Michael Wystrach: I think what both investment banking and consulting do is, they get you into the weeds from a financial point of view on a lot of different kinds of businesses. So you’re able to learn about what are the levers? What are the dials? What are the things that happened? Then, I think when you get close proximity to the management team and hear conversations and hear pitches, it makes you have a better practical understanding of what it is that makes businesses move. Generally, no matter what the business is — you hear people say selling widgets. It comes down as core principles, but you get that day-in and day-out experience. I think the other thing that investment banks do and consulting firms do is it really is like boot camp for business. The hours are horrible. It’s stressful. It’s long. It crunches a lot of information into a tight timeframe. What you can learn in two years on either one of those is pretty amazing. I think that’s why you see so many successful people come out of those different fields, especially early in their careers. It teaches a discipline and a work ethic. All those things matter if you go in to start a company.
Alejandro: Especially, for example, on the companies that you saw that were performing very well, were there certain traits or perhaps like a pattern that you would see repeating over and over again?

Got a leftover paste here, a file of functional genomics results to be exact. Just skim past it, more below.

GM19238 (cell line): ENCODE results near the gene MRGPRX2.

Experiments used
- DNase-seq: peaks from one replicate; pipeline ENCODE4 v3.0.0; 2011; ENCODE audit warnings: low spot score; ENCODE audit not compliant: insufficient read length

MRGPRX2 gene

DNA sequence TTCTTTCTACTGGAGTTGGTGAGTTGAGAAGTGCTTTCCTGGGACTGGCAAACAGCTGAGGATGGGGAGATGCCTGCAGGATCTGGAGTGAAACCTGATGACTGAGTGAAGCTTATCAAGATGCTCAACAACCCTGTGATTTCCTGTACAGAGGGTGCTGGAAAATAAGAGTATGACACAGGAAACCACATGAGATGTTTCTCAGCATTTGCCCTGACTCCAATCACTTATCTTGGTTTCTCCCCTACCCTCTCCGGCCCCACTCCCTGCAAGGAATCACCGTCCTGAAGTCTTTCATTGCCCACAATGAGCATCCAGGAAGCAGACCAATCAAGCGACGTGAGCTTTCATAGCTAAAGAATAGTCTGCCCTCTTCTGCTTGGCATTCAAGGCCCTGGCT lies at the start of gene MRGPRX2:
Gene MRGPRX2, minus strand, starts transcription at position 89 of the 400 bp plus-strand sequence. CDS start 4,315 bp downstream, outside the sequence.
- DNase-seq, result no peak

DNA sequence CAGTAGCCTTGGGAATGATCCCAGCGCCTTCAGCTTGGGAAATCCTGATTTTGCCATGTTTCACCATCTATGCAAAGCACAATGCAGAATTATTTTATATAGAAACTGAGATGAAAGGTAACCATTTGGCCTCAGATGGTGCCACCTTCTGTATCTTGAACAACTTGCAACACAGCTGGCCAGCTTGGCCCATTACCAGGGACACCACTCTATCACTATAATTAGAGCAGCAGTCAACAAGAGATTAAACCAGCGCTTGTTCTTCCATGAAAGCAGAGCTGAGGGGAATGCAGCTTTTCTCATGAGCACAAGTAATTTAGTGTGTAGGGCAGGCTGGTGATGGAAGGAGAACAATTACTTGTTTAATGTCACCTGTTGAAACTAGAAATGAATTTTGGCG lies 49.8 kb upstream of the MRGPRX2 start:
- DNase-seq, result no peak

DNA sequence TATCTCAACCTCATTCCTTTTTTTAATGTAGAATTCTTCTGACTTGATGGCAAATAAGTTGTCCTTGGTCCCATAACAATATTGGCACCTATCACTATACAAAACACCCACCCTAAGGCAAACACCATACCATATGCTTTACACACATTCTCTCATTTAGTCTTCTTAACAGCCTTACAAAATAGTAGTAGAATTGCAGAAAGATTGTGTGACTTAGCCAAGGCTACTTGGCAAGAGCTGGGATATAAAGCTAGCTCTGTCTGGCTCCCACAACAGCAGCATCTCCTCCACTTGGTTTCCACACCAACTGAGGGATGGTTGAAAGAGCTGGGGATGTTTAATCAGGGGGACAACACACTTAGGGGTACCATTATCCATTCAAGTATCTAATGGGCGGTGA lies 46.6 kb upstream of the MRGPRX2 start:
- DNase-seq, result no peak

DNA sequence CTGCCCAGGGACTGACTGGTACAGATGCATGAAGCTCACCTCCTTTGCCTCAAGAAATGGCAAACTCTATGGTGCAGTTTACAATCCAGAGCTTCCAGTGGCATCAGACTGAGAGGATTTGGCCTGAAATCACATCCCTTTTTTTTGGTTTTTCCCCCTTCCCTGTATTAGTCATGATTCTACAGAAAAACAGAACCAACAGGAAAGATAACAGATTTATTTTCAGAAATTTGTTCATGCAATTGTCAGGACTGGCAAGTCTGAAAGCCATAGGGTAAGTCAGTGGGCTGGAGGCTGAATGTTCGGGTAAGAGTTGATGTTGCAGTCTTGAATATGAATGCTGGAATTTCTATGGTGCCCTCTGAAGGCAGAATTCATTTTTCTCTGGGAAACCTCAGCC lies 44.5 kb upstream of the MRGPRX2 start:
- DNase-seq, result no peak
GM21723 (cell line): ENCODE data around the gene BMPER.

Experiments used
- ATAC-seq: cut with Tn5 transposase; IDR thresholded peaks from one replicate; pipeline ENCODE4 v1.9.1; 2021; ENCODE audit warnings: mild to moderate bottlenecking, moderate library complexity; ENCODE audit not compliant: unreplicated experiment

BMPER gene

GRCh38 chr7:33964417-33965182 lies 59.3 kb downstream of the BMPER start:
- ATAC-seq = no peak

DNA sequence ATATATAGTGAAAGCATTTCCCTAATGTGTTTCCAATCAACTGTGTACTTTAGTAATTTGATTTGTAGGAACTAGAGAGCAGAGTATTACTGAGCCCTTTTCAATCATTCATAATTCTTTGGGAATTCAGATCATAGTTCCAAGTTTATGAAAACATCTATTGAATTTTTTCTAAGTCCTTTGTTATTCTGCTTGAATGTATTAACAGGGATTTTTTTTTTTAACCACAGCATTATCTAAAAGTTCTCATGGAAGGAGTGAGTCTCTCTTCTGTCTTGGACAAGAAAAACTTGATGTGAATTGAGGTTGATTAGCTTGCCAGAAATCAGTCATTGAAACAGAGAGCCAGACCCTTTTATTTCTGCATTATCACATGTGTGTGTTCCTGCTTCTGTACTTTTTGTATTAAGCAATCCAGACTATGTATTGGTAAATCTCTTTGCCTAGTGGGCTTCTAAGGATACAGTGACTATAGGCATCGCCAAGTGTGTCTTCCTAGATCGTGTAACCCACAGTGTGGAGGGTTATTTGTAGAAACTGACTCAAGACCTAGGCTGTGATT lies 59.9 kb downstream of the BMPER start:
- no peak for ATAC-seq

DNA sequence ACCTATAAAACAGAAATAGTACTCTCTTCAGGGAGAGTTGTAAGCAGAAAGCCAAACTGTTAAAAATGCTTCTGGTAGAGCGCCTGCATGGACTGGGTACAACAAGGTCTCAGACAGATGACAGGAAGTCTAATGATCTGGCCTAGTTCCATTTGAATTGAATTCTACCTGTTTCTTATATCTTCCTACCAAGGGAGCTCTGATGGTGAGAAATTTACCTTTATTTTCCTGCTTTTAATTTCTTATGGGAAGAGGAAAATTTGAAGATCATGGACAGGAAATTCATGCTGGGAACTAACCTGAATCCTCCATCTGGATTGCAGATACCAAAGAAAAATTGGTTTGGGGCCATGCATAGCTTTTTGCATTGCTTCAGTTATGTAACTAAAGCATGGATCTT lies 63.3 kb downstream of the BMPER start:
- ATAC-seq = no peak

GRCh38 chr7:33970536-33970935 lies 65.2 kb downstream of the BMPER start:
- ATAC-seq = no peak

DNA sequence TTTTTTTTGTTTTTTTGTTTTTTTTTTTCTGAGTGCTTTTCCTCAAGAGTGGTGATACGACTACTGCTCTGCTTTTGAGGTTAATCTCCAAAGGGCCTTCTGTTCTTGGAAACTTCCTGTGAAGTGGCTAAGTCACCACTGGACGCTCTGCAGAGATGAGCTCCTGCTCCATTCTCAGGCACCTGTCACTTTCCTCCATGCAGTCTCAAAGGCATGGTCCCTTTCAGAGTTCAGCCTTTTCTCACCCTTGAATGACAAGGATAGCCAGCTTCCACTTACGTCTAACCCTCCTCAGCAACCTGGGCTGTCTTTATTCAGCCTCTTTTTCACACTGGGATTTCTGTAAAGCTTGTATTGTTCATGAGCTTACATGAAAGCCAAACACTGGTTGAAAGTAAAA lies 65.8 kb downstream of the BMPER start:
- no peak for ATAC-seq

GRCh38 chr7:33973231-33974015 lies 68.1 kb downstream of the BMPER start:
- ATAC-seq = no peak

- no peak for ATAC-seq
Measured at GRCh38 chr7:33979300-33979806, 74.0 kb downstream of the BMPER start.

Michael Wystrach: Yeah. The general thing I always saw in businesses that they did great, was passionate founder organizations, and people that believed in their convictions. Warren Buffett has a great saying that, “The market in a short-term is a voting machine and long-term is a weighing machine. What you see are these passionate founders who knew what their direction was and didn’t let the market waiver their beliefs. One of the greatest examples, when I was there, was Netflix and Reed Hastings. Netflix was very successful, pushing off a lot of cash with their red envelope that showed up and that DVD rental business. Reed Hastings was adamant that the future was digital. The market reacted horribly. The stock traded down. People were calling for him to get fired, all these different things. He rode that out, and he rode that out for two years at minimum. Now, everyone in hindsight can look back and say, “That was so obvious.” At the time, it wasn’t obvious. That’s what I saw in great businesses. Whether it was Google who we’re on the book of and those things are founders that were really passionate about that mission and that belief of what they were doing. That allowed them to ride out the hard times where the market maybe wasn’t aligned with them.